When he might have won, if he stuck it out.
Don’t give up though the pace seems slow-
You may succeed with another blow.
Often the goal is nearer than,
It seems to a faint and faltering man,
Often the struggler has given up,
When he might have captured the victor’s cup,
And he learned to late when the night slipped down,
How close he was to the golden crown.
Success is failure turned inside out-
The silver tint of the clouds of doubt,
And you can never tell how close you are,
It may be near when it seems so far,
So stick to the fight, when you’re hardest hit,
It’s when things seem worst that you must not quit.
What surprised me on this particular day was one of the little slips of paper which said, “thank you for praying for us” and underneath were four unusual names. These were the same names I had puzzled to decipher on a previous duty day. I had no doubts about that.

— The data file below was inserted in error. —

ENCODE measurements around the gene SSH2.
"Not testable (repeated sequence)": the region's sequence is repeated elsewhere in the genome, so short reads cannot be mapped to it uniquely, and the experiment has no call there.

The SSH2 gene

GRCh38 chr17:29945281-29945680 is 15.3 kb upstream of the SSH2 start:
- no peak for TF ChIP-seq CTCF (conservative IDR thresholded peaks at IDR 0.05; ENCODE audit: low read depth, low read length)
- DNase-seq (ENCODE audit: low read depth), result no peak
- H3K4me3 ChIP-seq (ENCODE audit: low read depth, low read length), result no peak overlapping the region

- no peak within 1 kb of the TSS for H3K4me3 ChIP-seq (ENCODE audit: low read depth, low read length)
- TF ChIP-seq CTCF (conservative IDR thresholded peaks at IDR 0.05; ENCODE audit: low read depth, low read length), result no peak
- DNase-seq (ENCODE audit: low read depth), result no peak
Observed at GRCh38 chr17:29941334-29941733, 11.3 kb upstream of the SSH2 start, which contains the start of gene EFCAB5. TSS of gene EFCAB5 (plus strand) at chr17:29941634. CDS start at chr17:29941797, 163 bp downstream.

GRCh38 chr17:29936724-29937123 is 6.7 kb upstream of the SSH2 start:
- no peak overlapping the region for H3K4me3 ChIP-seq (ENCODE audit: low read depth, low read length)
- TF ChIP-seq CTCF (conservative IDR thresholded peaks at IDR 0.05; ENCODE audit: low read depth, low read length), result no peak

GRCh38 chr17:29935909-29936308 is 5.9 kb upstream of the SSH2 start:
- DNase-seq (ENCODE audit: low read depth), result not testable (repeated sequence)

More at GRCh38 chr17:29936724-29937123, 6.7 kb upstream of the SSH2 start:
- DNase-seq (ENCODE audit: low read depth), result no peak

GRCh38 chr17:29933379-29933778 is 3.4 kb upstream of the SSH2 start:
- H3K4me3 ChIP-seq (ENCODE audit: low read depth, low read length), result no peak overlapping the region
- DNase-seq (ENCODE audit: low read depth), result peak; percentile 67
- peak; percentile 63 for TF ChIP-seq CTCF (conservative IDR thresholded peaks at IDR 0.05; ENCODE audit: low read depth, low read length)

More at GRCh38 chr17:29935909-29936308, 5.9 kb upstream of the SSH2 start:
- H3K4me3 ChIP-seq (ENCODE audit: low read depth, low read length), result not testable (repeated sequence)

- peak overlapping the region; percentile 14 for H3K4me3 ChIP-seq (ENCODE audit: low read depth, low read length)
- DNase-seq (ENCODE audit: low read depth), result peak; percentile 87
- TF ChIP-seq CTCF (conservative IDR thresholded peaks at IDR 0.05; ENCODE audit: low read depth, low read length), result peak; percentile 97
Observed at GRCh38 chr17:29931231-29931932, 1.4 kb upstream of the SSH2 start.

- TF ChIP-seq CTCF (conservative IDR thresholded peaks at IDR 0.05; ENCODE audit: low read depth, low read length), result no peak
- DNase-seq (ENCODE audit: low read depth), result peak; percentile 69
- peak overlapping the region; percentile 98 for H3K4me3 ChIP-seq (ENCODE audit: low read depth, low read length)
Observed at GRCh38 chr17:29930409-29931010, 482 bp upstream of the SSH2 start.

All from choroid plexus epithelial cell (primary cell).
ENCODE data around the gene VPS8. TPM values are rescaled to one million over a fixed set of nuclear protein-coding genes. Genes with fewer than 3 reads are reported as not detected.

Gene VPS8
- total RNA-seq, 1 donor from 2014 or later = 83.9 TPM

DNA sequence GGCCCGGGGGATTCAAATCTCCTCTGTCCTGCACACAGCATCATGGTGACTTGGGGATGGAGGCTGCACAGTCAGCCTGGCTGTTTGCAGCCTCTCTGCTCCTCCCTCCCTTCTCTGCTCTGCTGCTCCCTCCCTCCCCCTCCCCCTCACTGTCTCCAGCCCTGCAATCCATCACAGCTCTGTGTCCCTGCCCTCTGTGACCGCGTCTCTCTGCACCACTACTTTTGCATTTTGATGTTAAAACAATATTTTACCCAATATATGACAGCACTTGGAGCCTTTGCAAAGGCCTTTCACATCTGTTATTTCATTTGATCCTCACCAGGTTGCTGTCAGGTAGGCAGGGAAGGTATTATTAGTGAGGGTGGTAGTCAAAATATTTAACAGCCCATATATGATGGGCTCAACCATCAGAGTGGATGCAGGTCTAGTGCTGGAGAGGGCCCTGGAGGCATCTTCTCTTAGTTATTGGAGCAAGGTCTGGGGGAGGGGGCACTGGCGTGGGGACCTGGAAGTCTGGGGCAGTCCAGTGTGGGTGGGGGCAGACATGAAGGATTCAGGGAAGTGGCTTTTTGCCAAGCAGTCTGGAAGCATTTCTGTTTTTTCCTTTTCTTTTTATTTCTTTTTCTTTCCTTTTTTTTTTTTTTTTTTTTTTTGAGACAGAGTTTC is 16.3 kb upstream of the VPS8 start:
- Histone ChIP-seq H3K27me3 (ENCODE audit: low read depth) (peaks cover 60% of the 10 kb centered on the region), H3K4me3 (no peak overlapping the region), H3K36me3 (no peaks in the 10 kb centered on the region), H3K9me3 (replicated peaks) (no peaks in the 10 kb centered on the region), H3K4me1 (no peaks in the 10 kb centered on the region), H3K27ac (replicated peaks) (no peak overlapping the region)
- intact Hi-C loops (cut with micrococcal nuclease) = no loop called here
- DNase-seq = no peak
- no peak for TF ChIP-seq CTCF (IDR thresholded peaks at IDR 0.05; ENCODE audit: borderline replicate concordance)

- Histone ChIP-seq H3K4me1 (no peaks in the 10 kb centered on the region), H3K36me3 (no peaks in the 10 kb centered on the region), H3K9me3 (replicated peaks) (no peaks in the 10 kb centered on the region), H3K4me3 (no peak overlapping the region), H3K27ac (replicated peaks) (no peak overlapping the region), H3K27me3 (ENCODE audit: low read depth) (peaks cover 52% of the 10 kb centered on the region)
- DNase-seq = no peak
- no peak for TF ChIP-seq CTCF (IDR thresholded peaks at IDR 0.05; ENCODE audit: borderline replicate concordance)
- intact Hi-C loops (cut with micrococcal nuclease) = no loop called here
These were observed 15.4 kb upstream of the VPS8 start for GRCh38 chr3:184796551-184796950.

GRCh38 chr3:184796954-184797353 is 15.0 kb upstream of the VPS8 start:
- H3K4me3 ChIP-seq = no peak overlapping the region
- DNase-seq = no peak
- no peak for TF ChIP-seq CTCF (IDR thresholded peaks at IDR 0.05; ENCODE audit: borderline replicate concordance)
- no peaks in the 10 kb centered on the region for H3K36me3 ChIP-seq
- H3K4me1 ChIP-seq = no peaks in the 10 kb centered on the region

From Marion Egerton (29th March 2020)
Coronavirus is so limited…..
It cannot cripple love,
It cannot shatter hope,
It cannot corrode faith,
It cannot kill friendship,
It cannot shut out memories,
It cannot silence courage,
It cannot invade the soul,
It cannot reduce eternal life,
It cannot quench the Sprit,
It cannot lessen the power of the resurrection!
Our greatest enemy is not disease, but despair.
From Sue Harrison and Marion Egerton (25th March 2020)
The Covid-19 song (let’s hope this goes viral)
Tune: If you’re happy and you know it
If you’re healthy and you know it, clap your hands;